“The Lord is not slow in keeping his promise, as some understand slowness. He is patient with you, not wanting anyone to perish, but everyone to come to repentance.”
~2 Peter 3:9 (NIV).
The Great Promise of the Christian dream is yet to come; sure, Jesus came and he lived with us some two thousand years ago, but it’s the Parousia (the [second] coming of Jesus) that many well-schooled Christians hold out hope for, especially in these days. No, the latter part of statement would be false... in all ages humanity has groaned for the completion of God’s redemptive work (see Romans 8:18-25).
There is a lot we can learn about regarding the patience of the Lord from the context of the Parousia.
God’s Timeframe and Ours
We can hardly consider this because it is so divergent. Our patience is tested in a flash; but God’s patience is eternal.
We want God’s will to be in our favour and for it to be done ‘right here, right now,’ and, still, Jesus is not found giving us our way beyond his true will for our lives. God’s frame on such things as our infernal immaturity to ‘want’ is truly remarkable; God still loves us despite how childish we can be at times.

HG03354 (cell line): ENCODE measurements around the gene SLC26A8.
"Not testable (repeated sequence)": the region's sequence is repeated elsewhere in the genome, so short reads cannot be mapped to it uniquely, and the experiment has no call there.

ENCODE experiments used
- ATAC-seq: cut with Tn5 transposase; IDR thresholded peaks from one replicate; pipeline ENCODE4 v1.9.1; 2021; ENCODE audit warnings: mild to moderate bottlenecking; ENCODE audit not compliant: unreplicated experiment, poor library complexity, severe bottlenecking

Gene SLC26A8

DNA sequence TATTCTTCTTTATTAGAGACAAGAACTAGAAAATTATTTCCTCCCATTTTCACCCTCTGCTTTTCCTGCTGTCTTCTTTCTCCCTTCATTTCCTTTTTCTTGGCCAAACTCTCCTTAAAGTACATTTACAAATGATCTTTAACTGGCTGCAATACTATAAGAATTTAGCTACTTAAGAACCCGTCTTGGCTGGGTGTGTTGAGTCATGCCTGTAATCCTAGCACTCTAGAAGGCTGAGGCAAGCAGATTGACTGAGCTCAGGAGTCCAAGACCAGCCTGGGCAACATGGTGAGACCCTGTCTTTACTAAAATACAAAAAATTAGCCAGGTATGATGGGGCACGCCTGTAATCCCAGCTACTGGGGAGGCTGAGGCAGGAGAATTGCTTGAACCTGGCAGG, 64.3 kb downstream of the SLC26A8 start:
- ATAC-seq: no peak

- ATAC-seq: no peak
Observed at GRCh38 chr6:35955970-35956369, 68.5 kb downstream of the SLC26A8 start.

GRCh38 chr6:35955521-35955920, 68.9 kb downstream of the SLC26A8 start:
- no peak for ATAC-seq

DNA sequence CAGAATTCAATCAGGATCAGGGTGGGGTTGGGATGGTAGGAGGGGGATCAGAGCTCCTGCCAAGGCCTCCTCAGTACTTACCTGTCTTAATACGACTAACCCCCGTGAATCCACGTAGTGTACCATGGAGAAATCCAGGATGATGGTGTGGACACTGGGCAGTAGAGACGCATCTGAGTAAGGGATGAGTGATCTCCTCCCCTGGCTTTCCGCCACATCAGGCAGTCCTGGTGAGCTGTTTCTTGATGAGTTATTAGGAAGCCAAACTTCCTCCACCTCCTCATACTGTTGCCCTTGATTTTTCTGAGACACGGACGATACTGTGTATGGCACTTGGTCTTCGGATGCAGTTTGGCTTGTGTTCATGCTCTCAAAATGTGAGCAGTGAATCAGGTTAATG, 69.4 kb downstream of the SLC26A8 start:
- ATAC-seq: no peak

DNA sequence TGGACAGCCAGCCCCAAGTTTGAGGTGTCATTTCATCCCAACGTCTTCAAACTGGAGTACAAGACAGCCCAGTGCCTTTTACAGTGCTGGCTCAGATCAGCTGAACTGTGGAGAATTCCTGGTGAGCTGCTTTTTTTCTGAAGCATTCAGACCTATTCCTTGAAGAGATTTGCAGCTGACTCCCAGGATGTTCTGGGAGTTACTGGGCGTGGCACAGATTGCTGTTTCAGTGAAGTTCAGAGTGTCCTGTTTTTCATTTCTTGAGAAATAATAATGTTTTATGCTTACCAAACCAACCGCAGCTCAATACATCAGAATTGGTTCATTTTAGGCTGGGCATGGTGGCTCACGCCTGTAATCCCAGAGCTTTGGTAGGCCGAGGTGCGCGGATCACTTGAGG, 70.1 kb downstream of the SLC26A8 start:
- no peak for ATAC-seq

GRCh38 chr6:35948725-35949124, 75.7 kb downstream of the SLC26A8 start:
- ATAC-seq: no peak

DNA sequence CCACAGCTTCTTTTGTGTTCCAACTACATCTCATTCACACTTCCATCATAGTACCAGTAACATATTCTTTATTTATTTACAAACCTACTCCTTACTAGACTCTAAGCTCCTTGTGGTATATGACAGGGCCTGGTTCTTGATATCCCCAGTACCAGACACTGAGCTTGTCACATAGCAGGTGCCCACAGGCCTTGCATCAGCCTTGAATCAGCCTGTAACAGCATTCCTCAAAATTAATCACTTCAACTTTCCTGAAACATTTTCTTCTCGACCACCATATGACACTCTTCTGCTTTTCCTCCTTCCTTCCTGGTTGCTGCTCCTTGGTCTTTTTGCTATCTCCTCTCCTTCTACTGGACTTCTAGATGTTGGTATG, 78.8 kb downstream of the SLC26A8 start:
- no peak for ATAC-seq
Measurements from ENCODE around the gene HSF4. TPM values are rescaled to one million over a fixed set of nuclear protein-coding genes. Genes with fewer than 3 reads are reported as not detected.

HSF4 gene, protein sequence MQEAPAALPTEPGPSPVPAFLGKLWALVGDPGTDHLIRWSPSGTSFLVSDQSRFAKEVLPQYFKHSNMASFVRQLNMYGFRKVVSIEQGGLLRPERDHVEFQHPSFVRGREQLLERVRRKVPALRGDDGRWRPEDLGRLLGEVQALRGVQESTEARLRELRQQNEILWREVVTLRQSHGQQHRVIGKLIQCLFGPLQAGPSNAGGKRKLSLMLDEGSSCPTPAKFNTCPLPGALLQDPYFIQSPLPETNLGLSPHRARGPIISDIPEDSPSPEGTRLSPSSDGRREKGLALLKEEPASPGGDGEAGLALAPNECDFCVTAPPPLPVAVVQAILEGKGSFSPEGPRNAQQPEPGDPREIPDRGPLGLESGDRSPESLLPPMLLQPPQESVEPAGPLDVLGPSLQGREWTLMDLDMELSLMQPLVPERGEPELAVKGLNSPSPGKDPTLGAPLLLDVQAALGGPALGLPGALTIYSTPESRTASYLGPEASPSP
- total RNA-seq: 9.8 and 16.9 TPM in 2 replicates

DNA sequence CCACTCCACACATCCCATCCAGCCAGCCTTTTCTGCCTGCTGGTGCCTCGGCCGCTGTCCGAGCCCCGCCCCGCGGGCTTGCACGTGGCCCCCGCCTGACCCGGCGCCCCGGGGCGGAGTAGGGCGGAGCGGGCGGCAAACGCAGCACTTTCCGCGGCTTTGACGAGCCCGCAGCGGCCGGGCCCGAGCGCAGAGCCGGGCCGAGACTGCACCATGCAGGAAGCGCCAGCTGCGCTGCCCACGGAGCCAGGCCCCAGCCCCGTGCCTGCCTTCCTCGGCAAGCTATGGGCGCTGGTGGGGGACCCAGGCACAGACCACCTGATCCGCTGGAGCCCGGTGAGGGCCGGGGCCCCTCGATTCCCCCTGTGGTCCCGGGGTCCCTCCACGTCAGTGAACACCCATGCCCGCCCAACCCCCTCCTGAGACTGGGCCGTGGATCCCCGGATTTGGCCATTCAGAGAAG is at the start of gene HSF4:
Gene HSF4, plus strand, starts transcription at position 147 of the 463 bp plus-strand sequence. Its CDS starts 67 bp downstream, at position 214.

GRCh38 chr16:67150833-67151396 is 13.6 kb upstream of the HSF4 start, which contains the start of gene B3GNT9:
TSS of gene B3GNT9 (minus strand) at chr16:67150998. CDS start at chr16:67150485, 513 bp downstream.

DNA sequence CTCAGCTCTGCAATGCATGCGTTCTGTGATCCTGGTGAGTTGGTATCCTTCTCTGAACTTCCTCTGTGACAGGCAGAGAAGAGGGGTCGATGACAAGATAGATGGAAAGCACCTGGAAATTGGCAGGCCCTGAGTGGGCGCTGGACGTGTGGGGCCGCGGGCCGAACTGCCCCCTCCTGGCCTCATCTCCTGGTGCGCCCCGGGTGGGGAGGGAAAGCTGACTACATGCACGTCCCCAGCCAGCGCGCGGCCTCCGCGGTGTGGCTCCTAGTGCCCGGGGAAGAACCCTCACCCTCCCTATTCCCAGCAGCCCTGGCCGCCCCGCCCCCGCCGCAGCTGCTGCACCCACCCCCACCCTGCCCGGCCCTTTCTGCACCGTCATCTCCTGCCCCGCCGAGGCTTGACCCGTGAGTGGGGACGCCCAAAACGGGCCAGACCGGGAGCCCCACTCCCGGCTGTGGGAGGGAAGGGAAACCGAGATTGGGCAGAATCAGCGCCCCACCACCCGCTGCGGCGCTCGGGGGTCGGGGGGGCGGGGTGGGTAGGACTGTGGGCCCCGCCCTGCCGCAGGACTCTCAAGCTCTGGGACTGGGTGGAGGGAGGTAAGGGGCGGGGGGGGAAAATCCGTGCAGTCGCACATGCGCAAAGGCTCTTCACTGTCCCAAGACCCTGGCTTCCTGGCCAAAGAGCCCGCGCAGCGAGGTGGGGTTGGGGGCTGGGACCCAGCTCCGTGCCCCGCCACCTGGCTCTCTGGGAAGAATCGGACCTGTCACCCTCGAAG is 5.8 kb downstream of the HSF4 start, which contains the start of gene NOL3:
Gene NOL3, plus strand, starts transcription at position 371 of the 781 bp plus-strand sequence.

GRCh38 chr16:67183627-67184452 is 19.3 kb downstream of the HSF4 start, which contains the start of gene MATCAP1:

Jesus’ Patience with the Disciples and Us
Jesus is heard to repeat himself many times as we read the gospel accounts, and we’re certainly given the impression that the disciples are a bit thick. There is no real difference between them and us in all reality—we’re all a bit slow on the uptake with God.
And, yet, Jesus is never found to be giving up on them, and neither does he give up on us. Ever.
Jesus Equals Perfect Patience
Jesus is described as ‘perfect patience’ by the early Church Father, Cyprian of Carthage. In this, Cyprian is probably referring to the interminable grace of God in this Saviour, who reveals the grace of eternity.
Whenever we think God has lost patience with us, we quickly and sharply remind ourselves that God’s patience for the saved is endless, and for the unsaved it is endless until the end of the physical life—both of these concepts show God’s patience in two quite divergent senses... the patience of God in discipleship (the former) and the patience of God in Judgment (the latter).
© 2010 S. J. Wickham.
(This was the final article of a five-part series to look at the ‘clothing of love’ so far as Jesus is concerned out of Colossians 3:12-14. The first was on Jesus’ compassion and the second was on Jesus’ kindness. The third focused on Jesus’ humility. The most recent and fourth article was on Jesus’ gentleness.)